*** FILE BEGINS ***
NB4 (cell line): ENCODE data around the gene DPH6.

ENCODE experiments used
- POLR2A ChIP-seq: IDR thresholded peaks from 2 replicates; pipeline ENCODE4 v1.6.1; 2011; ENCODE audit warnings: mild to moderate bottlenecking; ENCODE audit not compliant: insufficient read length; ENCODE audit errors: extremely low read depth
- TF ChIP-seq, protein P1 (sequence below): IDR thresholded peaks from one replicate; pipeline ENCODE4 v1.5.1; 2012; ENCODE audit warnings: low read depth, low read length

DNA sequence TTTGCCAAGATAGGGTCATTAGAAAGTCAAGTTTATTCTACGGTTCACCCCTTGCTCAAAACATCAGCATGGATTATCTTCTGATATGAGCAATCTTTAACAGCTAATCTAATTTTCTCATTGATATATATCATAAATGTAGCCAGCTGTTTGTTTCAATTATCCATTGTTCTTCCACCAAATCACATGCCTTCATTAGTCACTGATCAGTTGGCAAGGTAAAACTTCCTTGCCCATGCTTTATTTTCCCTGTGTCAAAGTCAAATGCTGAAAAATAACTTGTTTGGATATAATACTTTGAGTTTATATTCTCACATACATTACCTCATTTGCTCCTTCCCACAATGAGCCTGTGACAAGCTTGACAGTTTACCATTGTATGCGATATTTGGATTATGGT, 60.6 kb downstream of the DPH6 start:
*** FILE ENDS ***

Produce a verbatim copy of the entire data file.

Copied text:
NB4 (cell line): ENCODE data around the gene DPH6.

ENCODE experiments used
- POLR2A ChIP-seq: IDR thresholded peaks from 2 replicates; pipeline ENCODE4 v1.6.1; 2011; ENCODE audit warnings: mild to moderate bottlenecking; ENCODE audit not compliant: insufficient read length; ENCODE audit errors: extremely low read depth
- TF ChIP-seq, protein P1 (sequence below): IDR thresholded peaks from one replicate; pipeline ENCODE4 v1.5.1; 2012; ENCODE audit warnings: low read depth, low read length

DNA sequence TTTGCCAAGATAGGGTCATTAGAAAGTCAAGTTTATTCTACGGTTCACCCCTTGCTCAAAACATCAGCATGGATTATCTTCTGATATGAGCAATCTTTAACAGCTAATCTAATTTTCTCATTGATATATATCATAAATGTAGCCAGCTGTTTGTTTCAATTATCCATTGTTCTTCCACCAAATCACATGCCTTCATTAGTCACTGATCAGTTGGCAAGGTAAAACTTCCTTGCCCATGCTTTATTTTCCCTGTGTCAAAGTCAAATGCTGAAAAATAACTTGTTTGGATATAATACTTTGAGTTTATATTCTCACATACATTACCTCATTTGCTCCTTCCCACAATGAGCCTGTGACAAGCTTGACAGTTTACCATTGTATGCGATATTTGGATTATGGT, 60.6 kb downstream of the DPH6 start: